Vgathright
Sep 17, 2017 rated it it was amazing  ·  review of another edition
This is one of two go to parenting books for me. I listened to a conference hosted by Susan Stiffelman on raising teens and I love her approach. It's a very loving, understanding, connecting approach. Trying to understand the behavior and needs of our kids rather than just getting them to conform. Especially helpful for raising teens.
Jason Röhde
Feb 20, 2017 rated it really liked it  ·  review of another edition
Shelves: 2017
Solid 4 stars. Some sage advice that should be helpful with my kids. I like her approach, it's very mindful and tries to picture things from a child's perspective. The analogy about school can feel to children as if we are forced to go do taxes day in and day out resonated with me and will help with my approach to dealing with school related issues that arise.

Kacie
Aug 26, 2017 rated it really liked it
I selected this book with one child in mind,but I gained insights for all of my children and myself. didn't care for some of the syrupy sweet example dialogue because that just feels unnatural to me. didn't agree with all points, but as with any self help book, take what works and leave the rest.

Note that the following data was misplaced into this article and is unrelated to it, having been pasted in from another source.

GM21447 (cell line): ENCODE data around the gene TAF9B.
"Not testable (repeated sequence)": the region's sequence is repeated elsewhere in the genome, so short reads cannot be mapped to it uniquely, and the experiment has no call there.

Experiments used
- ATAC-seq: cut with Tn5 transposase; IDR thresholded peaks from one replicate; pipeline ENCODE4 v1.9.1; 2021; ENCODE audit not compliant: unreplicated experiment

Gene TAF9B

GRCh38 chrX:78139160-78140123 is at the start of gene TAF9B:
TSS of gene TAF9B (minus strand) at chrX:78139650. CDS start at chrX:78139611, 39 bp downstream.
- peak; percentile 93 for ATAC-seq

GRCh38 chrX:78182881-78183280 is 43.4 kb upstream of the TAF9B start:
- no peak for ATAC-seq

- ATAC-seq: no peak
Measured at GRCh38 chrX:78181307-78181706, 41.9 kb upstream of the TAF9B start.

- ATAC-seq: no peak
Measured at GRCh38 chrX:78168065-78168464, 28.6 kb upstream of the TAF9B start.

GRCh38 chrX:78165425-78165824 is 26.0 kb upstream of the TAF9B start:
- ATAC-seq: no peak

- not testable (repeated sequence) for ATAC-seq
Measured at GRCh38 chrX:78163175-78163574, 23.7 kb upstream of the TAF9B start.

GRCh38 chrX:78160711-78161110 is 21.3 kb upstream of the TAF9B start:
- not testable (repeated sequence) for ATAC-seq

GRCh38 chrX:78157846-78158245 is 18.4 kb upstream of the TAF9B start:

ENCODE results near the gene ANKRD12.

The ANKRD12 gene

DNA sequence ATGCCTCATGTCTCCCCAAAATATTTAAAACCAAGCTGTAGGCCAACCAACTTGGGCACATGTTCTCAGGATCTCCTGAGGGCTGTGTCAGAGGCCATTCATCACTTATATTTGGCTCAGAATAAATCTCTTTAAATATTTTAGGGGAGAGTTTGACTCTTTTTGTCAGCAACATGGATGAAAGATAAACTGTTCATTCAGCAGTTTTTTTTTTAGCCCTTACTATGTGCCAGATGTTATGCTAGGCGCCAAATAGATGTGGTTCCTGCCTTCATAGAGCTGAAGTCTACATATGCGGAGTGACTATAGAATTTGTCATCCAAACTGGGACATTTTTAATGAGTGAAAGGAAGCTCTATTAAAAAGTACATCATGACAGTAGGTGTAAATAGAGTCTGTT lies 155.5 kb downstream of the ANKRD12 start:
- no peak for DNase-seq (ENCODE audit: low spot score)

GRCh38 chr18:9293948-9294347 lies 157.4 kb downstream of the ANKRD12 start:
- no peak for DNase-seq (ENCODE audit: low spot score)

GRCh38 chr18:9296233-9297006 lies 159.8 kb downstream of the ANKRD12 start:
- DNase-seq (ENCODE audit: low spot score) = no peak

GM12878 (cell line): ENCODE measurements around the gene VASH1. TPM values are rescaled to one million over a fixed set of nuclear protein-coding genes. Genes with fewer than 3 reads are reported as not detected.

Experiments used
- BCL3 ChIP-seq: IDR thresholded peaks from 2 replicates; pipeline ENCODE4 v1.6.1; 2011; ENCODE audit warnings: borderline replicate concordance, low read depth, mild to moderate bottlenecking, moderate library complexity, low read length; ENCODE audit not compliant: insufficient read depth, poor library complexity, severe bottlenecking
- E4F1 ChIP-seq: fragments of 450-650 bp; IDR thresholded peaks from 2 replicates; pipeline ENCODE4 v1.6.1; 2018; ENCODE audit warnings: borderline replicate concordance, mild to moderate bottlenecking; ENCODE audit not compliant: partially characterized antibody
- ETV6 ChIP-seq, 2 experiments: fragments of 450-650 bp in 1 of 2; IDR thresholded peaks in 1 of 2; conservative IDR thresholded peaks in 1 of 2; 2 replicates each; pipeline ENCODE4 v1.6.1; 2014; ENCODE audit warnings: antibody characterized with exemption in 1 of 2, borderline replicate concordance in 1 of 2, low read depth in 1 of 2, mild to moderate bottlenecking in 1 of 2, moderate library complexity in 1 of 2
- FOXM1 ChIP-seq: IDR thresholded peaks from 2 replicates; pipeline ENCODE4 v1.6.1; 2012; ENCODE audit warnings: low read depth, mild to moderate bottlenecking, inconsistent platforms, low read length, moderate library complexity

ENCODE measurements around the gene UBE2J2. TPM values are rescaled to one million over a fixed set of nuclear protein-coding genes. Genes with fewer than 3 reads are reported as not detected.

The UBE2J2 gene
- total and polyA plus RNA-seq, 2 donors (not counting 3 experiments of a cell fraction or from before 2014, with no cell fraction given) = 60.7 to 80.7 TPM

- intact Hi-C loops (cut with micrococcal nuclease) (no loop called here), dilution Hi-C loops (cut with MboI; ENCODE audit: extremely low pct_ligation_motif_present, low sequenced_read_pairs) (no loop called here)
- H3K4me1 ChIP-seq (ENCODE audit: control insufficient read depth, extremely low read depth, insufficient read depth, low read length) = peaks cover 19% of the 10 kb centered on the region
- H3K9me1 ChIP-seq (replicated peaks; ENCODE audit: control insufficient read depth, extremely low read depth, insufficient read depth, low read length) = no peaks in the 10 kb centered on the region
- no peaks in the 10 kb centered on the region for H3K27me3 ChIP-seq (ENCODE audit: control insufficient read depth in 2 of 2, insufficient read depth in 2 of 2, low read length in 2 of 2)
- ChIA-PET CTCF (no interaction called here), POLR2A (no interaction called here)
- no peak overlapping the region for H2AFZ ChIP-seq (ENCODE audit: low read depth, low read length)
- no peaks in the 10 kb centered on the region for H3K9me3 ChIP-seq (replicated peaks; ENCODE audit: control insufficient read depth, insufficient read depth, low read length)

Rebecca
Jun 06, 2017 rated it really liked it  ·  review of another edition
Great parenting book, I'm left with a lot of great ideas to think about and try.
Crystal
Jul 30, 2017 rated it it was amazing  ·  review of another edition
This book has extremely useful tools for relating with your child. I found it very helpful (I listened to it on Hoopla) and will now buy it in order to keep it as a reference.
Ashley Katsuyama
Solid, middle of the road, parenting approach. I liked how the author gave a lot of examples on how to implement her strategies. I feel like I got a few really strong takeaways from this, but it lacked any information on how to handle your kids outside of the home, so it's not a total win for me.
Erin
Really liked her way of explaining who is in charge (parent or child) with example scenarios. Looking forward to trying out some of her suggestions.
Kierstin
Mar 02, 2017 rated it it was amazing  ·  review of another edition
This is by far the best parenting book that I have read and I have read a lot. I loved her ideas and her presentation, explanations, and examples. After just a couple of days I started noticing how small changes in myself were making a big difference and applying her ideas feels very natural. I am having my spouse read it now. Raising seven kids is still challenging and I am sure I will still make plenty of mistakes and even have power struggles, but maybe a little less often.
Marcia
Feb 22, 2017 rated it really liked it  ·  review of another edition
Shelves: audible
I loved, loved, loved this book. I've had it on my phone for over a year and finally got around to listening. Loved it about a million times more than I thought I would.

Things I loved:

you're the captain of the ship. The captain just is; they don't fight to be the captain.
stages of attachment for behaviour issues
and many others I forget right now but are in my car notebook
Heather